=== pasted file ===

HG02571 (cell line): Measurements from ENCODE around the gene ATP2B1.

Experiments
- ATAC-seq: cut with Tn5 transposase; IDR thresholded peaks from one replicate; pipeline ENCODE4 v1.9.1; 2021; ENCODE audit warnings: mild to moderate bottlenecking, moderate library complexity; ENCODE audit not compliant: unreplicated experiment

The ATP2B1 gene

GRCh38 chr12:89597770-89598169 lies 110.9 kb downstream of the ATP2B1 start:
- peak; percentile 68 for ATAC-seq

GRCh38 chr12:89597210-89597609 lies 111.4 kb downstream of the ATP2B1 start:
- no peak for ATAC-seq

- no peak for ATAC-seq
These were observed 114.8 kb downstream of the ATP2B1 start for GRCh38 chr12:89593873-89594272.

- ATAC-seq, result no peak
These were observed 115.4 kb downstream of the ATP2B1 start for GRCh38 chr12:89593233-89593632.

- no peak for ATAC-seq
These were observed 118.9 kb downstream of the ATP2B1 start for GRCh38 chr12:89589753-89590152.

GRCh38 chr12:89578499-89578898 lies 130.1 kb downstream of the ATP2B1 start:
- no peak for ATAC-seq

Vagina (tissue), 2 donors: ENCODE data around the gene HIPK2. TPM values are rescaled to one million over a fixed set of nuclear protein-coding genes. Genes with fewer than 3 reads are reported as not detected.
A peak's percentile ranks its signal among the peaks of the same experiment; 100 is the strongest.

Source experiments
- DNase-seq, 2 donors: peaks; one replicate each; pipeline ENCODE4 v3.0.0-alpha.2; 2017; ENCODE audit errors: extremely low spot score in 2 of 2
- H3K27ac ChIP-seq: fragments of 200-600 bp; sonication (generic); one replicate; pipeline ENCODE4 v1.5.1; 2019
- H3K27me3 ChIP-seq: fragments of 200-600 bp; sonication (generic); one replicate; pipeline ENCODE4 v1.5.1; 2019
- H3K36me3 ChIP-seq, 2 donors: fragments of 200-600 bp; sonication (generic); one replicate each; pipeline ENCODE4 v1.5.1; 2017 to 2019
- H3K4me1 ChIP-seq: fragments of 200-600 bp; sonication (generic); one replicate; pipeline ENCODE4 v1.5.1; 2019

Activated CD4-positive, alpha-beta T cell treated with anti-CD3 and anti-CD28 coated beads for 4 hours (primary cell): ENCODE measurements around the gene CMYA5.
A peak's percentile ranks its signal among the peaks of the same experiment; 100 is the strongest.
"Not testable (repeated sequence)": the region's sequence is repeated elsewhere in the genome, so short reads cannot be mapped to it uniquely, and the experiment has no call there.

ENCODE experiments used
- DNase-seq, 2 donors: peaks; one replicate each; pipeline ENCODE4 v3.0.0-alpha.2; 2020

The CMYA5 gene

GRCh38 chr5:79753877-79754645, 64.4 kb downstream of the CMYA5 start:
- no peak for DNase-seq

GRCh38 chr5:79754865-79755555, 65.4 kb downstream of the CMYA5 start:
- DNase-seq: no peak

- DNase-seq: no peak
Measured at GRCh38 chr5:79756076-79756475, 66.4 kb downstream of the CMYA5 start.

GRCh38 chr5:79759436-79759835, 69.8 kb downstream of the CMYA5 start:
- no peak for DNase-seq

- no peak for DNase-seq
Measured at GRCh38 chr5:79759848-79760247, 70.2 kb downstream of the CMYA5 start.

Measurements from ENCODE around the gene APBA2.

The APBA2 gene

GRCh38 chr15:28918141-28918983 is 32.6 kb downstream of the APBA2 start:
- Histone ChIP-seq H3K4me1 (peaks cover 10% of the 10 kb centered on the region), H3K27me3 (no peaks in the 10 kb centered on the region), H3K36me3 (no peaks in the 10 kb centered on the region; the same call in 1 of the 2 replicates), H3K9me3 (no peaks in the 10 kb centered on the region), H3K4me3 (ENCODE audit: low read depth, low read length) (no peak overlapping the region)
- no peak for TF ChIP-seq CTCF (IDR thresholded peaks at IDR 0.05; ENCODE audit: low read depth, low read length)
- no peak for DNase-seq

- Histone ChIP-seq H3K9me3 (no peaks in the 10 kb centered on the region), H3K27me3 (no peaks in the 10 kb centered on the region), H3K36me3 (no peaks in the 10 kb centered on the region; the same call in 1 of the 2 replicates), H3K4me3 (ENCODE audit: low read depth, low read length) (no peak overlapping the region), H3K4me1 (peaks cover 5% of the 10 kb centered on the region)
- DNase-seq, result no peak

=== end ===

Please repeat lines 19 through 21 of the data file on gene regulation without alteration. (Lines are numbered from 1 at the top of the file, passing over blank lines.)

Source experiments
- DNase-seq, 2 donors: peaks; one replicate each; pipeline ENCODE4 v3.0.0-alpha.2; 2017; ENCODE audit errors: extremely low spot score in 2 of 2
- H3K27ac ChIP-seq: fragments of 200-600 bp; sonication (generic); one replicate; pipeline ENCODE4 v1.5.1; 2019